I read (and finished) Yellow Dog before I looked up any reviews of it online. A few days ago, when I surfed the web, I found out how much I should have hated this book. Well, I didn’t.
It seems that Yellow Dog, published in 2003, met with very negative reviews; chief among them Tibor Fischer’s excoriation of the novel in the Telegraph (entitled “Someone should have a word with Amis.” The review goes downhill from there.)
Sure, this book has some flaws but none of them are fatal. The book is overlong and could use a little bit of tightening up–particularly the passages on the pornography industry. Amis’s fondness for slang and jargon often forces the reader to parse sentences like a biblical scholar. Some folk may find the subject matter distasteful.
The book is a series of inter-twined plots; some which have more to do with one another than others. The first plot which unfolds, and the strongest one, deals with a London author and celebrity Xan Meo. Xan is hit on the head by assailants one night at the pub and Xan’s recovery from the brain injury has some interesting and realistic side effects.
A secondary plot deals with tabloid reporter Clint Smoker, who has no trouble trashing other people’s lives in print, while his own life is quite a mess. The hypocrisy of someone who has the power to destroy you in the newspaper, while suffering similar human foibles raises the question of public verses private lives. Smoker’s section of the novel is perhaps the funniest–lots of puns, especially Clint’s texting with a mysterious ‘k8′ –Kate.
A third plot portrays a fictitious Royal Family who has encountered scandal. King Henry the Ninth is on the throne. A voyeuristic video of his daughter, the underage Princess Victoria, in the bath is being shuffled round various media outlets. The person who filmed the video is unknown as is the reason for its potential release.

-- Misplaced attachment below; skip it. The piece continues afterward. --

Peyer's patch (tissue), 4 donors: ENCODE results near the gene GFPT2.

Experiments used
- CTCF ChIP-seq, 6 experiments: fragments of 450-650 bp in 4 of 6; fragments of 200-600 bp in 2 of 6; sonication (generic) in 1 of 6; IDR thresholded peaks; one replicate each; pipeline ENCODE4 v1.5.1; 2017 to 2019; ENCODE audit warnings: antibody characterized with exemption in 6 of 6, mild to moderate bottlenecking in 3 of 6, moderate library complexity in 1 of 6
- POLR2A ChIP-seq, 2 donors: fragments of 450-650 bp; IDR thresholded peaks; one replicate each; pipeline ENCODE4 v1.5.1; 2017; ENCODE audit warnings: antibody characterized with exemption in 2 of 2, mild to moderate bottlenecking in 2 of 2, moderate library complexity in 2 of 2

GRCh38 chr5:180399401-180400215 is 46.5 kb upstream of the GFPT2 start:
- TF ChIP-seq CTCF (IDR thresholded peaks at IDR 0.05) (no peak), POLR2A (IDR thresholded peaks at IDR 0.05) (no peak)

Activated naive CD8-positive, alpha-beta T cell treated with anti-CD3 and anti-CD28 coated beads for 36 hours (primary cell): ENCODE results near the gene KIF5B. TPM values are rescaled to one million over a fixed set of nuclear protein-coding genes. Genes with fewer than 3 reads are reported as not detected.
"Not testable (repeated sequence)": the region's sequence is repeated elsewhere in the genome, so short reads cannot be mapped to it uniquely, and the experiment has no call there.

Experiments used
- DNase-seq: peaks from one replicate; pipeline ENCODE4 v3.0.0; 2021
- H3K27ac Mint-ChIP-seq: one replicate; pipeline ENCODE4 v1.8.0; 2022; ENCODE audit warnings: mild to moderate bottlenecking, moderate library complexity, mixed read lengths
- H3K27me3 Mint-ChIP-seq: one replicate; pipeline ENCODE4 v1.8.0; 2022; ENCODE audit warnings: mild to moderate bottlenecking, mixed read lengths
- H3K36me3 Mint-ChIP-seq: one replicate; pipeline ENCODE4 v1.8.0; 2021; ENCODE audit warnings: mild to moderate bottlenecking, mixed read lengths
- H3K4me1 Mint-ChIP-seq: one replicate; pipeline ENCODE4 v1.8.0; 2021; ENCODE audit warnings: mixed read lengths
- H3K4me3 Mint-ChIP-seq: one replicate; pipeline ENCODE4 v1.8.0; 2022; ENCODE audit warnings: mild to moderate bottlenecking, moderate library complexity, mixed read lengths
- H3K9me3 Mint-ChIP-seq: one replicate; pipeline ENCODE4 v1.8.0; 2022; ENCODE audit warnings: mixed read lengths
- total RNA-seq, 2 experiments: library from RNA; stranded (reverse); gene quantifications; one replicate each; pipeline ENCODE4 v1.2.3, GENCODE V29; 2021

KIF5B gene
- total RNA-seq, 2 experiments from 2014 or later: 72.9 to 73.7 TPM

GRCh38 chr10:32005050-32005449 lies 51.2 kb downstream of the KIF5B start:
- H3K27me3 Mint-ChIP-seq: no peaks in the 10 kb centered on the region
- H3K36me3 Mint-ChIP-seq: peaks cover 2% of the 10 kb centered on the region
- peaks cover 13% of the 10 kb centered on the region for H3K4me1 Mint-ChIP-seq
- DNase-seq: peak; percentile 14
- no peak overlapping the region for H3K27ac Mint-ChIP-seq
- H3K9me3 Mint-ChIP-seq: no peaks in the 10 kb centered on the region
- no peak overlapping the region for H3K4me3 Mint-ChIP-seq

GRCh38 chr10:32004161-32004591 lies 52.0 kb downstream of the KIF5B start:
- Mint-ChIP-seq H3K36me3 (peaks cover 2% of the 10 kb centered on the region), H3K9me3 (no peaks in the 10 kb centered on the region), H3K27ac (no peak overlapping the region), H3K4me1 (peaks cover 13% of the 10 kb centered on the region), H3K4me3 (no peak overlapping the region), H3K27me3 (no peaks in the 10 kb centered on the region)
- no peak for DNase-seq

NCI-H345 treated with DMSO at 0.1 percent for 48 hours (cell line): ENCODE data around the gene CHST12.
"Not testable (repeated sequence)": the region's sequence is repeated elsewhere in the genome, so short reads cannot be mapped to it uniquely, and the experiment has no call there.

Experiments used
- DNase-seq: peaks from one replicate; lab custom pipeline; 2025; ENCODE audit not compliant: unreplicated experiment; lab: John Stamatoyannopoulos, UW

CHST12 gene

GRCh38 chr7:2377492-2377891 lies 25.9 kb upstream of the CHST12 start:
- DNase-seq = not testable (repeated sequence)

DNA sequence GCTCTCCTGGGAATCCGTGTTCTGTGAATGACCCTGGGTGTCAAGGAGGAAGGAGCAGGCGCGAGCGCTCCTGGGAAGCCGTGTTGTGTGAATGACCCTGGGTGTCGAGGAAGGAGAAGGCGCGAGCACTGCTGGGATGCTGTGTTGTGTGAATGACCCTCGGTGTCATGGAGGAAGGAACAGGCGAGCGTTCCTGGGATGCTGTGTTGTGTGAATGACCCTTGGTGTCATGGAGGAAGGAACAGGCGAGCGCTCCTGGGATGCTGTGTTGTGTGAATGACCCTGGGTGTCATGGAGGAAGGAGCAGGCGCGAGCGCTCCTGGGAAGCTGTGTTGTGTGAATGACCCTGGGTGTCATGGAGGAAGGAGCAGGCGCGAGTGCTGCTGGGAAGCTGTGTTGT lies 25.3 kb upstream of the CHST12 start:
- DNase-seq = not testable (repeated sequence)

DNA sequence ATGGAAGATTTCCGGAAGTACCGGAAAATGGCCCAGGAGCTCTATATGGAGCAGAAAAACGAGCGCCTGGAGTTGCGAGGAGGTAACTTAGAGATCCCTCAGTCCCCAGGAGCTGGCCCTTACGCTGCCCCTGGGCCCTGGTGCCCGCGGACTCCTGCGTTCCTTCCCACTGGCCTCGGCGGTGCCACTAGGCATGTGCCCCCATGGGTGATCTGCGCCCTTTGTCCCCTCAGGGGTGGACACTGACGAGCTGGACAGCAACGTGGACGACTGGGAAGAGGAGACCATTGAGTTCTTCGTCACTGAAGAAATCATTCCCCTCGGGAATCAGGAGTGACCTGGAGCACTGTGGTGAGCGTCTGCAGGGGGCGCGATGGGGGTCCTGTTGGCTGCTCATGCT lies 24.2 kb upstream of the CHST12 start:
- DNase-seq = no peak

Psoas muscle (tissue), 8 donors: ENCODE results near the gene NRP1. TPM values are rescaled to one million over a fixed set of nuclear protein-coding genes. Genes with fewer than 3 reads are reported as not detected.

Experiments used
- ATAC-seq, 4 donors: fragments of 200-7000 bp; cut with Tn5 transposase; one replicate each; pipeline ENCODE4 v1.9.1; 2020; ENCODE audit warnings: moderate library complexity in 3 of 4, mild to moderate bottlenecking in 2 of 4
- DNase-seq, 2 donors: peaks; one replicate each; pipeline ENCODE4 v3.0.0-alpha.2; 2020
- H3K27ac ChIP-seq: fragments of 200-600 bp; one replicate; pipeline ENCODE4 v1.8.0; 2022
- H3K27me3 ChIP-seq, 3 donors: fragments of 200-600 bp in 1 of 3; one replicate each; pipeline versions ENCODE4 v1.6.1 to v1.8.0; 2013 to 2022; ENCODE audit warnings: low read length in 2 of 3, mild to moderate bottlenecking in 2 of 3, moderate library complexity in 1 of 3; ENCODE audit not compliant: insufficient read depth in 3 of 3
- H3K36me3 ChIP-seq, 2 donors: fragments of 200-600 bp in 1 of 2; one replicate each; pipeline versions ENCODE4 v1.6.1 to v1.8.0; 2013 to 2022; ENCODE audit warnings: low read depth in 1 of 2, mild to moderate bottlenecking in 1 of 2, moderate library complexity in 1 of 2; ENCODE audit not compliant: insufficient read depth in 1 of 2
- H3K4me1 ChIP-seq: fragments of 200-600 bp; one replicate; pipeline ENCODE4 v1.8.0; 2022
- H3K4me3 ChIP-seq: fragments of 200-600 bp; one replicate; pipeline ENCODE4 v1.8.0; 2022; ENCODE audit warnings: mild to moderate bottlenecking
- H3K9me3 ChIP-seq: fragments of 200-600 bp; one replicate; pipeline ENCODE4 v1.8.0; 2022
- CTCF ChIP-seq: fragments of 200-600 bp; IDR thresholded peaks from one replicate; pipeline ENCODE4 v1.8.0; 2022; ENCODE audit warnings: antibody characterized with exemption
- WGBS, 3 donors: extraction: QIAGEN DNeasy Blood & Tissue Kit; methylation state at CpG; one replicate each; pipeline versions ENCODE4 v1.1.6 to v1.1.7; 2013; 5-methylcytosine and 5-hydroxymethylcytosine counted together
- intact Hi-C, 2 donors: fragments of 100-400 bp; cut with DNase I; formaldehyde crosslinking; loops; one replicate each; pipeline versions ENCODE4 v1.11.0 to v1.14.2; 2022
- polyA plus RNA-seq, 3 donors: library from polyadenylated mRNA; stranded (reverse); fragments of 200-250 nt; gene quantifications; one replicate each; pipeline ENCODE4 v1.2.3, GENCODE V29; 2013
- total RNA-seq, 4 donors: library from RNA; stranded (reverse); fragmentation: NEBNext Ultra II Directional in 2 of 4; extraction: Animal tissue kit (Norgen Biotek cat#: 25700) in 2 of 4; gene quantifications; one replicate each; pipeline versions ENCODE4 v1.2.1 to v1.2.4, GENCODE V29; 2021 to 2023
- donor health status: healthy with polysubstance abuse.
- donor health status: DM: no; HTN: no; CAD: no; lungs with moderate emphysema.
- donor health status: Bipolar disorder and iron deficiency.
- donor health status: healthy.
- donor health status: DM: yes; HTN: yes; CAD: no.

Other plots and sub-plots include: a corpse riding in the baggage compartment of a commercial jet, a pornographic actress with family issues, an expatriate British gangster, and a comet that is about to hit earth.
Perhaps the critics didn’t like the multiplicity of plots but to me that seemed very much the point. In our postmodern culture, where everything is at the speed of broadband– fast, dynamic, visual, Amis explodes the idea that we’re any less connected than we were 20 or 30 years ago. The same issues of family dysfunction are with us as they were with our parents’ generation. The Internet and ipods haven’t changed that. Amis is reiterating the idea that we are of one human family, like it or not. And we can’t excuse ourselves from our moral and cultural obligations.
Additionally, Amis writes with flair. The sentences pop and sparkle. Combine this with a realistically felt portrayal of the dynamics of the human condition–family betrayal, lust, aging, disappointment and you have Yellow Dog.
Music to listen to while reading Yellow Dog: Suede, Coming Up. (Recently re-issued, too!)